ITHACA, N.Y. — The first sentence of this true account starts the way so many narratives will start in Ithaca this weekend: a young woman goes to downtown Ithaca and meets “a very nice young man.”

Except the nice young man was not what he initially seemed to be.

“So for the next 12 hours, she was given drugs, she was raped by multiple men and she was told she had the opportunity to work in New York City the following morning,” said Probation Officer Abigail Bixby, who has worked on sex abuse cases for the past seven years in Tompkins County.

But despite being drugged, the young woman realized she was in danger and was able to “use technology” to save herself. She was found just hours before she was going to be taken to New York City.

“If that had happened, we might never have seen her again,” Bixby said. 

Not all of Bixby’s cases are resolved just in the nick of time, though.

She recalled another case where a young woman went to a city in the south to record a song with a man who claimed to be a talent agent.

“She did record a song, which I’ve heard myself,” Bixby said, but she did not get the career opportunity she’d been looking for. 

“I don’t think I’ll ever stop thinking about where this individual is or what she’s doing.” 

Bixby spoke at the the 16th annual fundraising breakfast for the Advocacy Center Wednesday morning, where acting Ithaca Mayor Deb Mohlenhoff officially proclaimed the city an Enough Abuse Tompkins Community Champion, standing in solidarity with preventing and responding to the abuse and exploitation of children.

Related: 15th annual fundraiser breakfast raises $34K for Tompkins Advocacy Center

Throughout Bixby’s keynote speech, she reminded the roomful of people that sexual trafficking and the commercial sexual exploitation of children happens right here in Tompkins County to some of the most vulnerable children and teens.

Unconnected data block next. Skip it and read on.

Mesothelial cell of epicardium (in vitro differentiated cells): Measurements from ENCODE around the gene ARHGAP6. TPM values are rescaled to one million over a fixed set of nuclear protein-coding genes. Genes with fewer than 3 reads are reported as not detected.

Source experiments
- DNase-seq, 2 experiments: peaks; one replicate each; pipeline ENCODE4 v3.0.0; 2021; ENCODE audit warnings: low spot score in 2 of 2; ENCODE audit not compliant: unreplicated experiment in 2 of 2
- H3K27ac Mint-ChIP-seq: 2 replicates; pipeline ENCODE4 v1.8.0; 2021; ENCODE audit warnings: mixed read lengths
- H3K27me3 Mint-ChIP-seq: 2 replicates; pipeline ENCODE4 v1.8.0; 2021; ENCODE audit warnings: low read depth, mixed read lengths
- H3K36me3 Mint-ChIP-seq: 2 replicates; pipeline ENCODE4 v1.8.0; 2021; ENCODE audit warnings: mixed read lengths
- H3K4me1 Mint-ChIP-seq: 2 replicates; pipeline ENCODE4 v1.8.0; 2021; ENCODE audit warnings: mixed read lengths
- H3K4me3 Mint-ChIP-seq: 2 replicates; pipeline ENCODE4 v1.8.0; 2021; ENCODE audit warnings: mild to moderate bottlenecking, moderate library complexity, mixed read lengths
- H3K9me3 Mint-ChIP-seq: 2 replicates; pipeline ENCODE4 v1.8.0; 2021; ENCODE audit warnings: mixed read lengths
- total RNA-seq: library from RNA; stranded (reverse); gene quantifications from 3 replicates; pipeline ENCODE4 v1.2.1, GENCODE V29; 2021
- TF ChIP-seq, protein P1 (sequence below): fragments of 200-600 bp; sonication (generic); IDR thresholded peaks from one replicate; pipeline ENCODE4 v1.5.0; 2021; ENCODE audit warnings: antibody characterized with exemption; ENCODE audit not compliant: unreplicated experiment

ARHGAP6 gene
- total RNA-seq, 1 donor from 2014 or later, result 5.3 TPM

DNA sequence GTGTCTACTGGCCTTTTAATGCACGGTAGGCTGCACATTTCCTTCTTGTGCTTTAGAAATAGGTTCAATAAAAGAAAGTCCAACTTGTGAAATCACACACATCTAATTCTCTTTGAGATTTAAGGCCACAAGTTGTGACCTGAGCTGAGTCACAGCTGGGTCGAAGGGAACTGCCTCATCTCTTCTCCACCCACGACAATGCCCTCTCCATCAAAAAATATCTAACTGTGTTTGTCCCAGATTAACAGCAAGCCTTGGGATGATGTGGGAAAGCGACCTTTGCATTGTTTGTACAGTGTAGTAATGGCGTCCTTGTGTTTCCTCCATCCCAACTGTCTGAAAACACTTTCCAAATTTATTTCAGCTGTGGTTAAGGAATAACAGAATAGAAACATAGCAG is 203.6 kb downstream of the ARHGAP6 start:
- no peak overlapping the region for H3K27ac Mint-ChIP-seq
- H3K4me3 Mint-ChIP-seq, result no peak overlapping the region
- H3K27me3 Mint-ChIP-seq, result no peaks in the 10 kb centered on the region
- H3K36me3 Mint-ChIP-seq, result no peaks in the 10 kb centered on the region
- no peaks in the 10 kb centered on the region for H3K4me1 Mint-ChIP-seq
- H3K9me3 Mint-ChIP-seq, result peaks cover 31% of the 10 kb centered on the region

“Exploiters have a radar for this. They send it out and it bounces right back off the most vulnerable kids,” Bixby said. 

Photo courtesy of Aurora Golden-Appleton

That includes, though not exclusively, runaways, those who have gone through the juvenile court system, LGBTQ+ youth, and children with low-self esteem.

But it’s not impossible to help these children, and it doesn’t rely on chance. The solution involves what Bixby referred to as listening to the static – tuning in to what is happening within communities.

Bixby is part of a team of local officials who have been working under the Safe Harbor Funding for almost a year.

According to the Office of Children & Family Services, “The Safe Harbour: NY program supports counties in developing their capacity to identify youth who have been trafficked, sexually exploited, or are at risk of victimization and to meet identified service needs of these youth. ”

Tompkins County is among about 30 counties statewide that participates in the program.

Locally, Bixby’s team is among one of the initiatives created to help youth. It’s comprised of representatives from law enforcement, the District Attorney’s Office, the Advocacy Center and child protective service workers.